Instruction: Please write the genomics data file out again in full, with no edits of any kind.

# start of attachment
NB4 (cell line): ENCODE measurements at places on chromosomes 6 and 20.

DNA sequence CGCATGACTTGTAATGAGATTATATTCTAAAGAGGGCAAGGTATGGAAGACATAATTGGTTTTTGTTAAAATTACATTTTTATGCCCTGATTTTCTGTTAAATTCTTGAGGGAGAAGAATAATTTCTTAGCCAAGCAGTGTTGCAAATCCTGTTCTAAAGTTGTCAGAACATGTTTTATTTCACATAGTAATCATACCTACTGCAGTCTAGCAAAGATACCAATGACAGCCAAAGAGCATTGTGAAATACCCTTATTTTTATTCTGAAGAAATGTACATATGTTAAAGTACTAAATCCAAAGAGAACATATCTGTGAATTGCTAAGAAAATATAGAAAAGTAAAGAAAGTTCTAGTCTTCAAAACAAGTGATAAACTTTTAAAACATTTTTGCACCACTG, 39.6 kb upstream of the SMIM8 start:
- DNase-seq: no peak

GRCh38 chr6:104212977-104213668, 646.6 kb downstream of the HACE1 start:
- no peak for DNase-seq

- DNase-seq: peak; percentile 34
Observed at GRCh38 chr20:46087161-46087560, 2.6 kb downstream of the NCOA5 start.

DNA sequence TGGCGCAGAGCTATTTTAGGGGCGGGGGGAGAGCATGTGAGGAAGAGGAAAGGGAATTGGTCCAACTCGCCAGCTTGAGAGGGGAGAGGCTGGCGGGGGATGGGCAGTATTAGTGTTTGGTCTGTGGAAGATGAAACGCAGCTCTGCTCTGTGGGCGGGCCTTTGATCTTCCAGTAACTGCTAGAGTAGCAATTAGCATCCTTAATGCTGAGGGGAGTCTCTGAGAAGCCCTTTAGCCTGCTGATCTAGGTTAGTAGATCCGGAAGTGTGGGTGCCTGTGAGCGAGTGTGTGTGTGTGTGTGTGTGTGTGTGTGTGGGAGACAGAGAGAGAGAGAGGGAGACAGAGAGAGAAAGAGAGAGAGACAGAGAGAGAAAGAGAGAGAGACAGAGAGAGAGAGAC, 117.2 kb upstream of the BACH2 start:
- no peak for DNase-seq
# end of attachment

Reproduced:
NB4 (cell line): ENCODE measurements at places on chromosomes 6 and 20.

DNA sequence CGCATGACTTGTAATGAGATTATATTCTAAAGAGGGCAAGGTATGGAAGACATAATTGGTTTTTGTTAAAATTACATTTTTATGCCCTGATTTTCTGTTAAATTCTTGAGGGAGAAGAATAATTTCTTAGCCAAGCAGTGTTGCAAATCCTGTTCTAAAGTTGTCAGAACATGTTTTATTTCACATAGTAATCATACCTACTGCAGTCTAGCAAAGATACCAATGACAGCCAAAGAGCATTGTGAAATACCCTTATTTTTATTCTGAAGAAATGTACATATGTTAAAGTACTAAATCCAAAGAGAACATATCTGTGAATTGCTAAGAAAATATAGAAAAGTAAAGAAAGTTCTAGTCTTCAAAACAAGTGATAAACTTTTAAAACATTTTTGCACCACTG, 39.6 kb upstream of the SMIM8 start:
- DNase-seq: no peak

GRCh38 chr6:104212977-104213668, 646.6 kb downstream of the HACE1 start:
- no peak for DNase-seq

- DNase-seq: peak; percentile 34
Observed at GRCh38 chr20:46087161-46087560, 2.6 kb downstream of the NCOA5 start.

DNA sequence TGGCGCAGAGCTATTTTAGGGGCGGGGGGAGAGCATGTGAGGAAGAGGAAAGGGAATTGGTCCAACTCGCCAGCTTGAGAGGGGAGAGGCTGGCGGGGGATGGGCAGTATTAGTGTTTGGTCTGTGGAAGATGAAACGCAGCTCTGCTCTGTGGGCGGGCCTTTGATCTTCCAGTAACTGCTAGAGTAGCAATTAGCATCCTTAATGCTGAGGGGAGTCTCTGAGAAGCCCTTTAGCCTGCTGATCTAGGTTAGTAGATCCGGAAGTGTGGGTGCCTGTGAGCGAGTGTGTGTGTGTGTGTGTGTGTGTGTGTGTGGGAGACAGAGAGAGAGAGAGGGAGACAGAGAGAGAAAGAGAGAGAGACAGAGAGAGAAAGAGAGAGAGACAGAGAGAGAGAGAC, 117.2 kb upstream of the BACH2 start:
- no peak for DNase-seq